And here’s the crux of it—modern burlesque is feminist as fuck.

Holding that idea up above all the rest is ultimately how I got my mom on board with my new hobby. I’ve been involved with burlesque for a few years now; I started out by taking cabaret classes, fell in love with the movement and the honest sexiness of it all and ended up performing in my first show as a student within a month. As soon as a spot opened up on the performance troupe I jumped at the chance to audition and I’ve never looked back!

I showed my mom video of a few routines and the resulting gasps and admonishments of “Samantha!!” were enough to convince me that this was something my mother was best left out of. And yet...the more I got into burlesque, the prouder I became of what I was doing and the more I felt compelled to share it with one of the most important women in my life.

Two things ultimately led me to having an honest, sit-down conversation with my mother about what burlesque is and why I do it: the election of Trump and the defunding of Planned Parenthood of the Heartland in my home state of Iowa.

I began by talking to her about an upcoming show that I wanted her to attend, and when her inevitable hesitancy kicked in I just changed the topic. I brought up our darling President, as I know in that regard my mother and I share the exact same sentiment. As predicted, that set her indignation meter off the charts, so I let her rant for a bit. She finally touched on the topic I was hoping she would—the current administration’s continued efforts to legislate a woman’s body, capped off with a particularly fine point here in Iowa because of the attempts at new restrictions on abortion rights and the continual attempts to defund Planned Parenthood.

I waited until she was really worked up and then said, “Let me stop you right there. Everything you’re saying is exactly why I do burlesque. It’s my way of protesting these things. I’m doing it for myself, and when I get up there and take my top off, it’s MY choice. No MAN is telling me what I can or can’t do with my body. It’s a big Fuck You, if you will.”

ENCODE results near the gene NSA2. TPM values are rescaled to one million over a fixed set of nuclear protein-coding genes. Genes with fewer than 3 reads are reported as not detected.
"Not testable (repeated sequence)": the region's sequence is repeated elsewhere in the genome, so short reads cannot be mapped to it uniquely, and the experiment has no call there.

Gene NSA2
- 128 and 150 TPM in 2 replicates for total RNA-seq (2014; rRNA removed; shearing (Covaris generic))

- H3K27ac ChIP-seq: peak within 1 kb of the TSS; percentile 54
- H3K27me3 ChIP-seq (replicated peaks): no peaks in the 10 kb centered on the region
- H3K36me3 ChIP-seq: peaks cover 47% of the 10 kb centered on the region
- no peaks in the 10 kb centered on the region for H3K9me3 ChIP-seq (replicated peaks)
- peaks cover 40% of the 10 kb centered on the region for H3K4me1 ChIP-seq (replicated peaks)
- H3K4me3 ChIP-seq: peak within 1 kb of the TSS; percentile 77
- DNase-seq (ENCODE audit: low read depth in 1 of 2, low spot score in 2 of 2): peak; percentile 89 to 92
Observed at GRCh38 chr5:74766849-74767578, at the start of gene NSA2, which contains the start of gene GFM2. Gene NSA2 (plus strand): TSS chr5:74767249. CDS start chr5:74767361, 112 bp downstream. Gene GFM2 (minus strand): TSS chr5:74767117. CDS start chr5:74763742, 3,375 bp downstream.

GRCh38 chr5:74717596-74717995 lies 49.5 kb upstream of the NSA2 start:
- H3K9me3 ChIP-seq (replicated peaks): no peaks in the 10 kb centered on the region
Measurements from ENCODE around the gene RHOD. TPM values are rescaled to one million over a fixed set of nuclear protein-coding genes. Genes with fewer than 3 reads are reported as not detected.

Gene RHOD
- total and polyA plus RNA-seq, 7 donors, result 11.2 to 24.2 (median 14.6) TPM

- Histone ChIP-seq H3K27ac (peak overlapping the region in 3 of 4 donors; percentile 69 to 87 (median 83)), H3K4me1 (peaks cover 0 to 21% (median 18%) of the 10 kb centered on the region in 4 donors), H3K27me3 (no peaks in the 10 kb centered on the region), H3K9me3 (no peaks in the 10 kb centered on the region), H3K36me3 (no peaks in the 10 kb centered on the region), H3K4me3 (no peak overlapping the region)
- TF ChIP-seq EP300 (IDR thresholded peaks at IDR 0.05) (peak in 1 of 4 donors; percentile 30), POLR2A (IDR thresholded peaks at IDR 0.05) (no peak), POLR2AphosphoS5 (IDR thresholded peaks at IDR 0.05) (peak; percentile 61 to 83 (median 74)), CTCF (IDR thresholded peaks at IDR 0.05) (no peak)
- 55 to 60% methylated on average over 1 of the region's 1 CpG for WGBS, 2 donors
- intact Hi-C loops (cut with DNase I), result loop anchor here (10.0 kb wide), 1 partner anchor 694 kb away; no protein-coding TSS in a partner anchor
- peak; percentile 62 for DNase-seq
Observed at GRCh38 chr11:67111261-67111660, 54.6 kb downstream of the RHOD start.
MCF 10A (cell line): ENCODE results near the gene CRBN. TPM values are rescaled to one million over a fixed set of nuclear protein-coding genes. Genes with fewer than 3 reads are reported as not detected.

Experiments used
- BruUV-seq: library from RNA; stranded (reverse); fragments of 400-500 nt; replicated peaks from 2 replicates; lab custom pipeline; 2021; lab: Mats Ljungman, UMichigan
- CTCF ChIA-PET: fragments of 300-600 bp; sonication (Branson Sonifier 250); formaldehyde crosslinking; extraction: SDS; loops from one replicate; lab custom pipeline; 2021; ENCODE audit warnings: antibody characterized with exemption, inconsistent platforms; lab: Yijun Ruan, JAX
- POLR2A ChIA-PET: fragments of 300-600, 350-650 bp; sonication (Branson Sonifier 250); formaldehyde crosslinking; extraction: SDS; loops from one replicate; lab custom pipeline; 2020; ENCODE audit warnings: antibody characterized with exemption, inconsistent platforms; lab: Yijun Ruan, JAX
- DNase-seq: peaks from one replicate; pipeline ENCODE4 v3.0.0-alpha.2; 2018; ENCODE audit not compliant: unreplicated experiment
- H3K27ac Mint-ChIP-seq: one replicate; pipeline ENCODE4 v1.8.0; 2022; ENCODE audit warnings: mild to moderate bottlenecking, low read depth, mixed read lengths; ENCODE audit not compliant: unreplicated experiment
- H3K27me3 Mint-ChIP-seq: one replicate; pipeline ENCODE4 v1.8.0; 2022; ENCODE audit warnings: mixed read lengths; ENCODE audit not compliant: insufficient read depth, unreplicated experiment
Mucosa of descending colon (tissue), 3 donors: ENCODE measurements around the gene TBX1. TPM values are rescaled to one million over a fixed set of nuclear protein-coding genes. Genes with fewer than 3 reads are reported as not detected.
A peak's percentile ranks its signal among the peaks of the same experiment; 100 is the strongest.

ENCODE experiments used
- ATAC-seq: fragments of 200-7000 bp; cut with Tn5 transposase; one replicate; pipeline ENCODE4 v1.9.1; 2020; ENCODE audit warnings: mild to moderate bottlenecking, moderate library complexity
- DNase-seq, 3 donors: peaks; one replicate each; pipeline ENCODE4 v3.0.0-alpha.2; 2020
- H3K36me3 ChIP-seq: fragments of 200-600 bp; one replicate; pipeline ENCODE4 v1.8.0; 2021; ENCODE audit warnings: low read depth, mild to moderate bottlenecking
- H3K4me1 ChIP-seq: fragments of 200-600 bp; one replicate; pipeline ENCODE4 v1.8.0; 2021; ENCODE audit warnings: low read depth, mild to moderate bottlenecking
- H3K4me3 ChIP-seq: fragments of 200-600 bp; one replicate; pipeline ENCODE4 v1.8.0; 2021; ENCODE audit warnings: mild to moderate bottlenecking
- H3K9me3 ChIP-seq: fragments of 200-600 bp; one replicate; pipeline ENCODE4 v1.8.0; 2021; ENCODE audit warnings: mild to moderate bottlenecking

Dead silence for about 15 seconds.... Then my mom said, “Alright. More power to you girl. I’ll come to this with an open mind.”

It was a sweet, sweet victory for me and furthers how I feel about burlesque in general—it’s an art form that requires an open mind and can reveal the most honest and liberated expressions for both the performer and the audience.

That’s MY journey, my reason for burlesque. I started as an excuse to exercise my dance passions and stayed because I was so taken with the fearlessness of all the badass women I get to be around. But ask 10 different women why they do burlesque and you’ll hear 10 different reasons. Being able to make this art form truly your own is one of the best parts about it, in my opinion.

The one thread that runs throughout the entire community, however, is feminism. Whether a woman is looking to straight up smash the patriarchy, or is trying to find out more about herself, overcome past traumas, celebrate a newfound love of her body, maybe FIND a love of her body and it’s capabilities…whatever the exact reason, I maintain that modern burlesque is inextricably tied to feminism. I’d like to explore these ideas in more detail, so stay tuned for parts 2 and 3 of this series, where we’ll take a brief look at the history of burlesque and how it became a pillar of feminism (for it wasn’t always) and a deeper dive into why exactly burlesque is the ultimate feminist expression (including a refutation of those who say it’s the exact opposite!)

Want to learn more about burlesque? Read Part II of this series in "Exploiting Fantasy."